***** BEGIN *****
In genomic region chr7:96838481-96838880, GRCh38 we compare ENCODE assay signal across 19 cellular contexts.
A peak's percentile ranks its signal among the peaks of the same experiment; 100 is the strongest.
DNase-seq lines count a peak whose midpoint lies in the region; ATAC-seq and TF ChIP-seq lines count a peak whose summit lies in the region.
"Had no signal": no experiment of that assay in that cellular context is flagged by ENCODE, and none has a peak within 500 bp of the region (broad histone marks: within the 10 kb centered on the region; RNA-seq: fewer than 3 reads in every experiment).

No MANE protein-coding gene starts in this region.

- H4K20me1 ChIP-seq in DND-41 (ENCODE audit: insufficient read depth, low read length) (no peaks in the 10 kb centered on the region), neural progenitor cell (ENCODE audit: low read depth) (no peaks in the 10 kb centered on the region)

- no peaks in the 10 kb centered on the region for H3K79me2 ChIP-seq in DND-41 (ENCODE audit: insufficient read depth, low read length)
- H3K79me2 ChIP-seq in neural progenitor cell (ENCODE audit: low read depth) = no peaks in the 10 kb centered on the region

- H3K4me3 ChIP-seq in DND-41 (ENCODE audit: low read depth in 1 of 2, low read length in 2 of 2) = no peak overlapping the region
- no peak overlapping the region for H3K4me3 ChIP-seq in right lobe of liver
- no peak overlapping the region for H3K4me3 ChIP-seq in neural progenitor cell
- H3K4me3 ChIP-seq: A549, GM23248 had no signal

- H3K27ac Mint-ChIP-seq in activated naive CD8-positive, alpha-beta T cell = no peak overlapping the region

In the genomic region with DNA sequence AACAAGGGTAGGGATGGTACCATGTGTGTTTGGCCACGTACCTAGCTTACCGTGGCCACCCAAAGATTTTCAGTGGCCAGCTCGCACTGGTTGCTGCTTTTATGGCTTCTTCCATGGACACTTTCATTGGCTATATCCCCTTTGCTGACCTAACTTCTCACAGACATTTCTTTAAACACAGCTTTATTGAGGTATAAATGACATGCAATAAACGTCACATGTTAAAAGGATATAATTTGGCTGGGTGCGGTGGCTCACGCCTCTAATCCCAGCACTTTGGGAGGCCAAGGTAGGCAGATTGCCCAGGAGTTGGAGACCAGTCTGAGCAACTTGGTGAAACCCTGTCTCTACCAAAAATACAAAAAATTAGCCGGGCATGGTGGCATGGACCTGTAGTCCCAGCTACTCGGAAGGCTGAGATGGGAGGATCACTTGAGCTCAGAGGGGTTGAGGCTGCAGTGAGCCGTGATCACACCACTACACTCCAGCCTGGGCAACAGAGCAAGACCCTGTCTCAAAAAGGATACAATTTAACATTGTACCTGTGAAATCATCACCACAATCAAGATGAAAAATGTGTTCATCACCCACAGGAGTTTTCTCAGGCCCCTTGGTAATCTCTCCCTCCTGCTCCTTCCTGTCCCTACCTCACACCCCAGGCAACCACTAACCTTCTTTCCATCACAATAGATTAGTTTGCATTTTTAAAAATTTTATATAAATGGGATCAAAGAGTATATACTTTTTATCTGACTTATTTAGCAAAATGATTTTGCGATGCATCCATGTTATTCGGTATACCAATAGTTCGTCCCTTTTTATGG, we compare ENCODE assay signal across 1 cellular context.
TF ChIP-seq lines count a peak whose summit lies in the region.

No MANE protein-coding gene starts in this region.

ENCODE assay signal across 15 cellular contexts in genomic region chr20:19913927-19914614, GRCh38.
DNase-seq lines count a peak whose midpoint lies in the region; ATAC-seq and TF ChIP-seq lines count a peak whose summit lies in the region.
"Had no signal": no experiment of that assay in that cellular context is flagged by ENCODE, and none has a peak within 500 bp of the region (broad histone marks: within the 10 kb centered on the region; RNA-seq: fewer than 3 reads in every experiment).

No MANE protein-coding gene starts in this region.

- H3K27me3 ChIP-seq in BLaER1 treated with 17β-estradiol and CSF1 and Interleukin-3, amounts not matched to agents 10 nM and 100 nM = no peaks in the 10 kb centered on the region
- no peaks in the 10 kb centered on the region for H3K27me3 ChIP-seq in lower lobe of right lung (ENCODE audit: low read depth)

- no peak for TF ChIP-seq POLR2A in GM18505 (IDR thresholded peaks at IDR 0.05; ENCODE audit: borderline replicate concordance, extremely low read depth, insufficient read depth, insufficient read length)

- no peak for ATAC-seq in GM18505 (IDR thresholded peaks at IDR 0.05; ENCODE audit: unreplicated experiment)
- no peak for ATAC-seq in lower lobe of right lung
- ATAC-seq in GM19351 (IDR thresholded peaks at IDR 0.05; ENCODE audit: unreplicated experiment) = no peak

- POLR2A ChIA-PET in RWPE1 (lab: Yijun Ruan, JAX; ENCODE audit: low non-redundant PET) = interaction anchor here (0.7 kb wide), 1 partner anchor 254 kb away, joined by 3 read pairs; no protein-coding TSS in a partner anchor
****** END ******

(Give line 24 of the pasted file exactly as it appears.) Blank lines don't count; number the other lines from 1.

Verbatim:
- no peak for ATAC-seq in GM18505 (IDR thresholded peaks at IDR 0.05; ENCODE audit: unreplicated experiment)